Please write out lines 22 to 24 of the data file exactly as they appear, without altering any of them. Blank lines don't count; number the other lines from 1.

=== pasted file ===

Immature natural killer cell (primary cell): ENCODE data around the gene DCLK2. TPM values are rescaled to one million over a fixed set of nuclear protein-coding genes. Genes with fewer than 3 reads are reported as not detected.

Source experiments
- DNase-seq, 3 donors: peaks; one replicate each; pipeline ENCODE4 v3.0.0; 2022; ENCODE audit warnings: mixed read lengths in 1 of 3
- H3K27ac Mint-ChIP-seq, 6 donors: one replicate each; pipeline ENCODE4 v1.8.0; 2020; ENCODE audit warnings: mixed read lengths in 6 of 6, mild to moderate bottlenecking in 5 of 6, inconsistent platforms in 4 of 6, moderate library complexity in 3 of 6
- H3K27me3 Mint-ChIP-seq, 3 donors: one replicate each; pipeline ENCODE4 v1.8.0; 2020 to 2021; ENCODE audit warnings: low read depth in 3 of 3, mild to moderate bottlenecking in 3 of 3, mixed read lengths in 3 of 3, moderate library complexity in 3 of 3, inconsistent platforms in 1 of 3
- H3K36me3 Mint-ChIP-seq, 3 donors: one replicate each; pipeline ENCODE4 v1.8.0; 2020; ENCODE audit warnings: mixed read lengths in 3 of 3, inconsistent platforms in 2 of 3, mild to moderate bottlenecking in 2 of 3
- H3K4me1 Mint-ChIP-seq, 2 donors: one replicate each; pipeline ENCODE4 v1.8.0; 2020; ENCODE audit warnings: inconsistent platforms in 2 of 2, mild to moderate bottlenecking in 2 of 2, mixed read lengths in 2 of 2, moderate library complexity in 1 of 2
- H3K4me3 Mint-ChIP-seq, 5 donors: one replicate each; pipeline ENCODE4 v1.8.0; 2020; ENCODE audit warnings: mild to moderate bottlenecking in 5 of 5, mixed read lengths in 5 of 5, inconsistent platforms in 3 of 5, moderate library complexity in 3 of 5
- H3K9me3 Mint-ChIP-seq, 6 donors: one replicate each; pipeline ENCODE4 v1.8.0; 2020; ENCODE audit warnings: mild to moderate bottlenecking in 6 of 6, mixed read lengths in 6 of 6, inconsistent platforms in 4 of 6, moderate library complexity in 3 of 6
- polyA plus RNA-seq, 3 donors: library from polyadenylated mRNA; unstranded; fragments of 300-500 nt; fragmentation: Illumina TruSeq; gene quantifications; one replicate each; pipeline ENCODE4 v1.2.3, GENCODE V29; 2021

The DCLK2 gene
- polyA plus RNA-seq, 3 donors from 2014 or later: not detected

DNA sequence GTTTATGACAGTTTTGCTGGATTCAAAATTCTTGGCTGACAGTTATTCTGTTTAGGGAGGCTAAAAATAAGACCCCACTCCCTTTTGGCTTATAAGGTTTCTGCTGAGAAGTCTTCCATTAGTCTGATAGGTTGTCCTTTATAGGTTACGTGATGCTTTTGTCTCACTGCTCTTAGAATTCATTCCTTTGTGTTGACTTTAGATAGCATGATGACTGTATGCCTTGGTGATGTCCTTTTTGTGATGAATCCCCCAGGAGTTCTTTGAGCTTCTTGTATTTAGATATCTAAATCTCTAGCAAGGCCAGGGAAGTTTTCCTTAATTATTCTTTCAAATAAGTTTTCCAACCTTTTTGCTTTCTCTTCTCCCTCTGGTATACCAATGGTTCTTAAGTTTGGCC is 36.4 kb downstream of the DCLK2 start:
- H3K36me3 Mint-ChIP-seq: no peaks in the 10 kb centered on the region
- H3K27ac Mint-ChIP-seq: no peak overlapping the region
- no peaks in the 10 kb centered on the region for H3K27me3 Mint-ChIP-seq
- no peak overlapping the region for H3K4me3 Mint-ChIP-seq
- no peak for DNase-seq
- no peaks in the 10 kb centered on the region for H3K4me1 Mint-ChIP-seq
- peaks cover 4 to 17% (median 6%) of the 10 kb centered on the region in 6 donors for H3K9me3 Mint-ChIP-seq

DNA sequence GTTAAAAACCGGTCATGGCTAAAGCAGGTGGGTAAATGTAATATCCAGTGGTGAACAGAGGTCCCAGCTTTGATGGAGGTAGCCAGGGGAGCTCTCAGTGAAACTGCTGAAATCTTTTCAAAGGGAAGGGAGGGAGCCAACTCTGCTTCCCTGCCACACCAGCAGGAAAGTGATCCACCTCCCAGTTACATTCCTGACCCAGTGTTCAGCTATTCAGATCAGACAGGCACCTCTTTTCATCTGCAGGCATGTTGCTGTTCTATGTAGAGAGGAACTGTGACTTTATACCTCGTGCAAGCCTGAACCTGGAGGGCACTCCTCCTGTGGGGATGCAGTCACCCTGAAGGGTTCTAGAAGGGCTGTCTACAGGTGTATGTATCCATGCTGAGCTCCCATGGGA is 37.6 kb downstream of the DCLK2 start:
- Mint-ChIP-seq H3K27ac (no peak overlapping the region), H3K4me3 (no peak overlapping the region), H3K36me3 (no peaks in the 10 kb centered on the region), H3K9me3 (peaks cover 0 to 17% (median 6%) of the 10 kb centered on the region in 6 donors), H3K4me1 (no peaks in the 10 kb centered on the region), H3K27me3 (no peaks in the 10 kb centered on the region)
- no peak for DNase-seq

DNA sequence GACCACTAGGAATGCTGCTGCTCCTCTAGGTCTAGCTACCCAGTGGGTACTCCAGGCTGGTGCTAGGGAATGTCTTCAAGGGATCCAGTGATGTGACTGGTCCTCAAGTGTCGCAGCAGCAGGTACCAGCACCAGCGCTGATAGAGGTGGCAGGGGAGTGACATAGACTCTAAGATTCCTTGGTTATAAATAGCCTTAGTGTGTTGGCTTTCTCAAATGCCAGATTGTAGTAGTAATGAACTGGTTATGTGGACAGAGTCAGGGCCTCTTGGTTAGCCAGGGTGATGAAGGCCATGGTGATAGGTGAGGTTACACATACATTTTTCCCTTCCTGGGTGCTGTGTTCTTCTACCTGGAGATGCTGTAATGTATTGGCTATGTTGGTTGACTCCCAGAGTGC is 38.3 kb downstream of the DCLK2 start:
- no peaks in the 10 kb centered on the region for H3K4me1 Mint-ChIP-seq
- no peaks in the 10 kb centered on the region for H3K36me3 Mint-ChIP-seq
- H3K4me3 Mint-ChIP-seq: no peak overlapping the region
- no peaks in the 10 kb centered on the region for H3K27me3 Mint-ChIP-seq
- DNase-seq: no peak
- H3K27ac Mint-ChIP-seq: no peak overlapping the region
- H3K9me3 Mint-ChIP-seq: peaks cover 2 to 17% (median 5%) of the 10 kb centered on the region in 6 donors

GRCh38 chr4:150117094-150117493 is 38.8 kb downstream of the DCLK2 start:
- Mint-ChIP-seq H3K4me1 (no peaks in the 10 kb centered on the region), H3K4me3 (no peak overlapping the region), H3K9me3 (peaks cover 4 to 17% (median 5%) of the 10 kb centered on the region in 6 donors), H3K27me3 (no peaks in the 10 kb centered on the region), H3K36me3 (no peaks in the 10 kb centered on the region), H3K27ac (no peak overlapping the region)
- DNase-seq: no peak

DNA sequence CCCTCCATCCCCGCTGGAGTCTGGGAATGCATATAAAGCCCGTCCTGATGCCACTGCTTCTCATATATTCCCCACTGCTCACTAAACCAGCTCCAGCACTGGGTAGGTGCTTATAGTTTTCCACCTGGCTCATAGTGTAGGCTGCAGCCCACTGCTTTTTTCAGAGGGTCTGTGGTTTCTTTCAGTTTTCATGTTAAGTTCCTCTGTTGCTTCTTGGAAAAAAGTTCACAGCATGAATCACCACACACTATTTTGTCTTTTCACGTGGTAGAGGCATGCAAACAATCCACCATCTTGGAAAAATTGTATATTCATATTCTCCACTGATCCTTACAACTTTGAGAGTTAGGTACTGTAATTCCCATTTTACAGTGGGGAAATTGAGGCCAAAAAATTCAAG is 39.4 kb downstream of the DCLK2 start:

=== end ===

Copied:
- Mint-ChIP-seq H3K27ac (no peak overlapping the region), H3K4me3 (no peak overlapping the region), H3K36me3 (no peaks in the 10 kb centered on the region), H3K9me3 (peaks cover 0 to 17% (median 6%) of the 10 kb centered on the region in 6 donors), H3K4me1 (no peaks in the 10 kb centered on the region), H3K27me3 (no peaks in the 10 kb centered on the region)
- no peak for DNase-seq

DNA sequence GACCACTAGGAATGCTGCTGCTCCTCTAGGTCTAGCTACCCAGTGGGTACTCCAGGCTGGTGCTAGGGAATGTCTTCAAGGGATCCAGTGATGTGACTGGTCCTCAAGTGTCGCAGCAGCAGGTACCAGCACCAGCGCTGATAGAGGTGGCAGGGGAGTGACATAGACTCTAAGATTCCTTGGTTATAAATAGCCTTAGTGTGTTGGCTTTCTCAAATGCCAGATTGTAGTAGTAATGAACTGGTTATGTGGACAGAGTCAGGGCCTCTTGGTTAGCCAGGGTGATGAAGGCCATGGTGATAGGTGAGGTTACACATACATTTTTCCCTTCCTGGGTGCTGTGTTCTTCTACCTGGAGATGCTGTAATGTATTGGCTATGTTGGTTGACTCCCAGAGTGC is 38.3 kb downstream of the DCLK2 start: